Solar energy powered microbial fuel cell with a reversible bioelectrode

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Abstract

The solar energy powered microbial fuel cell is an emerging technology for electricity generation via electrochemically active microorganisms fueled by solar energy via in situ photosynthesized metabolites from algae, cyanobacteria, or living higher plants. A general problem with microbial fuel cells is the pH membrane gradient which reduces cell voltage and power output. This problem is caused by acid production at the anode, alkaline production at the cathode, and the nonspecific proton exchange through the membrane. Here we report a solution for a new kind of solar energy powered microbial fuel cell via development of a reversible bioelectrode responsible for both biocatalyzed anodic and cathodic electron transfer. Anodic produced protons were used for the cathodic reduction reaction which held the formation of a pH membrane gradient. The microbial fuel cell continuously generated electricity and repeatedly reversed polarity dependent on aeration or solar energy exposure. Identified organisms within biocatalyzing biofilm of the reversible bioelectrode were algae, (cyano)bacteria and protozoa. These results encourage application of solar energy powered microbial fuel cells.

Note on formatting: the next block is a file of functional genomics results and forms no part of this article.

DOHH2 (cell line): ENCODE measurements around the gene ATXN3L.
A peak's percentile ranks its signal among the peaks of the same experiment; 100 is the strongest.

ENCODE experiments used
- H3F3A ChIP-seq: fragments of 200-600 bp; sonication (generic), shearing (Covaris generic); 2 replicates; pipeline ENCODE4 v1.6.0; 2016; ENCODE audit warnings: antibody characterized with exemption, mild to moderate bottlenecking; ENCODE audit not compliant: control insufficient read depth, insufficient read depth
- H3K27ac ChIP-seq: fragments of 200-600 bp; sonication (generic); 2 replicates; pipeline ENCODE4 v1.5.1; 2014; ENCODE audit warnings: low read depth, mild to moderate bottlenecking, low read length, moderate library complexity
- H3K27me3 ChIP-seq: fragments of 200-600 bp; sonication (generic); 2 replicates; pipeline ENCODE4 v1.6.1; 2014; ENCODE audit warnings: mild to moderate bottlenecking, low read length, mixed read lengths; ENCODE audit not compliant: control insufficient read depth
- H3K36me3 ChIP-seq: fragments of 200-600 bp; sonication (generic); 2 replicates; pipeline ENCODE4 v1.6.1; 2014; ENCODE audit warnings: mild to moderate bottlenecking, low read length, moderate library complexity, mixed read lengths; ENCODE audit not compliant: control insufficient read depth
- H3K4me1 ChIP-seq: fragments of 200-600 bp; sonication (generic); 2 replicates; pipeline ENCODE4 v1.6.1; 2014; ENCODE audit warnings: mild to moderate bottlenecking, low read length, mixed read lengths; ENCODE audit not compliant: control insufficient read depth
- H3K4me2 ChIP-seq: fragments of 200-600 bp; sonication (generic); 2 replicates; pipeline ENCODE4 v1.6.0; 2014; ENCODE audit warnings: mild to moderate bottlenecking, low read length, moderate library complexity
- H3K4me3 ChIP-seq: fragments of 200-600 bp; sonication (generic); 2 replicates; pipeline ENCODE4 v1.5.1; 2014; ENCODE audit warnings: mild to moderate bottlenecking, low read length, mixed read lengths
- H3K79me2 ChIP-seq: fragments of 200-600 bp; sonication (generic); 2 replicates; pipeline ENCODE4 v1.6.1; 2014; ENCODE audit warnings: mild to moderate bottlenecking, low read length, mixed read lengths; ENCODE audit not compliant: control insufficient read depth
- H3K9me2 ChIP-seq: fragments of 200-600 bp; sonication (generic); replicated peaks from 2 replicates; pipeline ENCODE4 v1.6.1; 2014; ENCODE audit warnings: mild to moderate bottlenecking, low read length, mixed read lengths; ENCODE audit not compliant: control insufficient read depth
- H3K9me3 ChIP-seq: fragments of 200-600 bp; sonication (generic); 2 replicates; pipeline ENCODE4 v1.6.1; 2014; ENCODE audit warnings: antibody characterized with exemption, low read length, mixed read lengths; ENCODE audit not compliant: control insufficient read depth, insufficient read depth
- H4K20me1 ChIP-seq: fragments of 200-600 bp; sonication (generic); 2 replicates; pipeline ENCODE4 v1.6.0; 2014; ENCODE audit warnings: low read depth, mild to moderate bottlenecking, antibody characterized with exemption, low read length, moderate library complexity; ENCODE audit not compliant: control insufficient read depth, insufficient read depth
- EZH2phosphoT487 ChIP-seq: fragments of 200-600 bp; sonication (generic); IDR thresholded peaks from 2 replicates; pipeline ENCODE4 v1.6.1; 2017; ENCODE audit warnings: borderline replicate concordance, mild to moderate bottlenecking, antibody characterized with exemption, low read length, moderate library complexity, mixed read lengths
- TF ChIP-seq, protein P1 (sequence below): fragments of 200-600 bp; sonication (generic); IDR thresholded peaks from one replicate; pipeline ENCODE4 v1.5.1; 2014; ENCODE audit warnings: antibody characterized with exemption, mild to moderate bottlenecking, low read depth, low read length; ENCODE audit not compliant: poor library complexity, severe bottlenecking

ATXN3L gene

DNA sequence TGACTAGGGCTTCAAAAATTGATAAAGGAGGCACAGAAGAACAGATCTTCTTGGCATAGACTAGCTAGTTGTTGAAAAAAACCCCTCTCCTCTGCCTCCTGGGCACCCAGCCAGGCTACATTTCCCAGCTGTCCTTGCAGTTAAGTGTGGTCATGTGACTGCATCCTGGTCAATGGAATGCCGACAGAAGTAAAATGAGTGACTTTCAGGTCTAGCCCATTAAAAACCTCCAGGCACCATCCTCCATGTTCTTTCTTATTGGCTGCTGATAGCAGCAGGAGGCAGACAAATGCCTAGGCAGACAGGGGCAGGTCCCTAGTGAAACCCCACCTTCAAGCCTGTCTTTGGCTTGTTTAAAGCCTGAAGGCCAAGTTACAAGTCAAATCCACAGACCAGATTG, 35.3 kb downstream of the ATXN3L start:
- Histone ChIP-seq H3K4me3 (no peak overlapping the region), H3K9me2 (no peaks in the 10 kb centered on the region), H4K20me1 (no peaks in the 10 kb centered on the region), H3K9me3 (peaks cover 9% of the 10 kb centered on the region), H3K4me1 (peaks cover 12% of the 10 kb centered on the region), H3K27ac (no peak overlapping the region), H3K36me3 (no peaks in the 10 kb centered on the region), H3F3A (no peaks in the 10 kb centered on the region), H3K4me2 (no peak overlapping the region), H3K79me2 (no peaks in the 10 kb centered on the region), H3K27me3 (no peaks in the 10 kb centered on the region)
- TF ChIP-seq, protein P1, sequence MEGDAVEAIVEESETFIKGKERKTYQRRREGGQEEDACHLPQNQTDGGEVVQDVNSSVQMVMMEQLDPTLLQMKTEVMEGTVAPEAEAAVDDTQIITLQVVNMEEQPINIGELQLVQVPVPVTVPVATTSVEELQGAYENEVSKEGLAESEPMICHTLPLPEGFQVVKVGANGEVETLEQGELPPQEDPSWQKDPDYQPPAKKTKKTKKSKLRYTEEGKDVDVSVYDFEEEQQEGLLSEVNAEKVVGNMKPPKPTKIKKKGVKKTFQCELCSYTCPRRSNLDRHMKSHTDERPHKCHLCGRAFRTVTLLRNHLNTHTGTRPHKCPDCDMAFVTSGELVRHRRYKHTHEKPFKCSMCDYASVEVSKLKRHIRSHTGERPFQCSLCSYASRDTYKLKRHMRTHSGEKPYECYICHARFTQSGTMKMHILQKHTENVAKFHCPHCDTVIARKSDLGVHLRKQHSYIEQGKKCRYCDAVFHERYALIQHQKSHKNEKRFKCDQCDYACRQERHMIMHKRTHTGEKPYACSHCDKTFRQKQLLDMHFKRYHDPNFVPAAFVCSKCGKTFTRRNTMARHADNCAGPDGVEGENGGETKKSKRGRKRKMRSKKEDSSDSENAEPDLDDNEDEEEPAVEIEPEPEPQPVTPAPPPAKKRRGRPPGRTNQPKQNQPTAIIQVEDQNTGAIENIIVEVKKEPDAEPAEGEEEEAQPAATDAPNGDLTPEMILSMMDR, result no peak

Original languageEnglish
Pages (from-to)532-537
JournalEnvironmental Science and Technology
Volume44
Issue number1
DOIs
Publication statusPublished - 2010

Keywords

  • cathodic oxygen reduction
  • electricity-generation
  • ion-transport
  • waste-water
  • performance
  • membrane
  • bacteria
  • biofilm
  • anode
  • ph

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